To determine if modified-RNAs could be used to directly alter cell fate, we synthesized modified-RNA encoding the myogenic transcription factor MYOD (Davis et al., 1987) and transfected it into murine C3H10T1/2 cells over the course of 3 days, followed by continued culturing in a low serum media for an additional 3 days. The emergence of large, multi-nucleated myotubes that stained positive for the myogenic markers myogenin and myosin heavy chain (MyHC) provided proof of principle that transfection with modified-RNAs could be utilized to efficiently direct cell fate (Figure 1I).
We next sought to determine if induced pluripotent stem cells (iPS) could be derived using modified-RNAs. To this end, modified-RNAs encoding the four canonical Yamanaka factors, KLF4 (K), c-MYC (M), OCT4 (O), and SOX2 (S), were synthesized, and transfected into cells. Immuno-staining with antibodies directed against OCT4, KLF4 and SOX2 demonstrated that each of the factors was robustly expressed and correctly localized to the nucleus (Figure 2A). Expression kinetics was monitored by flow cytometry, which showed maximal protein expression 12 to 18 hours post-transfection, followed by rapid turnover of these transcription factors (Figure 2B). From this we concluded that daily transfections would be required to maintain high levels of expression of the Yamanaka factors during long-term, multi-factor reprogramming regimens.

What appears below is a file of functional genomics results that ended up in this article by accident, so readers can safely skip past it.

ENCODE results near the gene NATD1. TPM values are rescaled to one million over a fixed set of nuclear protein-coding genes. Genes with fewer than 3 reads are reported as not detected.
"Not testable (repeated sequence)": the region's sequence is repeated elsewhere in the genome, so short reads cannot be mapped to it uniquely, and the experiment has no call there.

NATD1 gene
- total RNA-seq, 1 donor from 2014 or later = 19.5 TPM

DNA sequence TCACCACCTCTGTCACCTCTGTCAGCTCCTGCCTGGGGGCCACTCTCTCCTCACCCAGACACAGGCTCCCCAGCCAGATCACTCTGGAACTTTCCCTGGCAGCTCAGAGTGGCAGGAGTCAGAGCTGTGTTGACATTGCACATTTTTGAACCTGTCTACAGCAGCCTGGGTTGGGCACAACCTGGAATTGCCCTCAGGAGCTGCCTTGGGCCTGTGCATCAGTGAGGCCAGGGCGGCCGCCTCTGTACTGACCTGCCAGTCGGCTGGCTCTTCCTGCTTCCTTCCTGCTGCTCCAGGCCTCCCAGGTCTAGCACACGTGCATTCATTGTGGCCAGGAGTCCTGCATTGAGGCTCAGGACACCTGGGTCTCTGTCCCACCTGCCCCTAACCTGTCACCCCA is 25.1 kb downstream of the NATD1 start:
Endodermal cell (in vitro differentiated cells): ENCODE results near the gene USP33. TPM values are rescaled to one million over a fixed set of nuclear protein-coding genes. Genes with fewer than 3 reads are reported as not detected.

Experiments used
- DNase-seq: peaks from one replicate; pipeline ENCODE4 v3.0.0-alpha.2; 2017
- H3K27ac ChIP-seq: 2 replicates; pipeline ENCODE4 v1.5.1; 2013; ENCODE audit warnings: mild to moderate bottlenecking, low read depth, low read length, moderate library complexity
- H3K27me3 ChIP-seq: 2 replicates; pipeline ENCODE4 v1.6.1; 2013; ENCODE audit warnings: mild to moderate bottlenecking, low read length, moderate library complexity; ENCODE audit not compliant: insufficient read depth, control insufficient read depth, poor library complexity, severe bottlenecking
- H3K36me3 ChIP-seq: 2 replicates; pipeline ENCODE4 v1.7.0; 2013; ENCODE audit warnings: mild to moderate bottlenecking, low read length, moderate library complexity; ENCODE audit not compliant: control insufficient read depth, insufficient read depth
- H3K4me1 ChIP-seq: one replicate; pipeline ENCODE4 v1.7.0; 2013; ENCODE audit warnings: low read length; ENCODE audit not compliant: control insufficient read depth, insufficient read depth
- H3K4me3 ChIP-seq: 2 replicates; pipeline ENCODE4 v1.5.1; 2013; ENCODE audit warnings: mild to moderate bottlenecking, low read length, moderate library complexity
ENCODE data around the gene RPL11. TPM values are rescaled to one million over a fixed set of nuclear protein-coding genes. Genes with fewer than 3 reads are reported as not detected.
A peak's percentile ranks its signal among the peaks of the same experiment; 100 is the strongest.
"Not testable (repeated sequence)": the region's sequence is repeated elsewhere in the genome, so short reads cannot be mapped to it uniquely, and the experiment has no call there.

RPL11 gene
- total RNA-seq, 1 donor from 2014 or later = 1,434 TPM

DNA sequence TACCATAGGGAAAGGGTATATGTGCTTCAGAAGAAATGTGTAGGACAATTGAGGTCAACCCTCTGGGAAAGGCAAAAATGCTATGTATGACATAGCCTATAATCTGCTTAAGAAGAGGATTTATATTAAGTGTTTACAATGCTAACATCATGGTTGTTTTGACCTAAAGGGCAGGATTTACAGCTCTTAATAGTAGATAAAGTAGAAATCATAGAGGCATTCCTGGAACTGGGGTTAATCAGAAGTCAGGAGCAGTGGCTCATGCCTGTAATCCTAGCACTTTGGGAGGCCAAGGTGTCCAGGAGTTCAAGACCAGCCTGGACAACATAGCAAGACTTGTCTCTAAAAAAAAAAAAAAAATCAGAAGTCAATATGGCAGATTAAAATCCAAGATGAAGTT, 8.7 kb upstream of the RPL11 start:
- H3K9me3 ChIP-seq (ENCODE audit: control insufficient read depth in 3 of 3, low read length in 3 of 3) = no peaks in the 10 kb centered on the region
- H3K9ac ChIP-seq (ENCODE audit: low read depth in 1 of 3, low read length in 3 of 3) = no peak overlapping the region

We next sought to establish a protocol to ensure sustained, high-level protein expression through daily transfection of modified-RNAs by exploring a matrix of conditions encompassing different transfection reagents, culture media, feeder cell types, and RNA doses (data not shown). Once optimized, we initiated long-term reprogramming experiments with human ES-derived dH1f fibroblasts, which display relatively efficient viral-mediated iPS cell conversion (Chan et al., 2009; Park et al., 2008). Low-oxygen (5% O2) culture conditions and a KMOS stoichiometry of 1:1:3:1 were employed, as these have been reported to promote efficient iPS conversion (Kawamura et al., 2009; Papapetrou et al., 2009; Utikal et al., 2009; Yoshida et al., 2009). Modified-RNA encoding a destabilized nuclear GFP was spiked into the KMOS RNA cocktail to allow visualization of continued protein expression throughout the experimental time course (Figure S3A). Widespread transformation of fibroblast morphology to a compact, epithelioid morphology was observed within the first week of modified-RNA transfection, followed by emergence of canonical hES-like colonies with tight morphology, well-defined borders, and prominent nucleoli towards the end of the second week of transfection (Figure 2C). RNA transfection was terminated on day 17, and colonies were mechanically picked three days later which were then expanded under standard ES culture conditions to establish 14 prospective iPS lines, designated dH1f-RiPS (RNA-derived iPS) 1-14.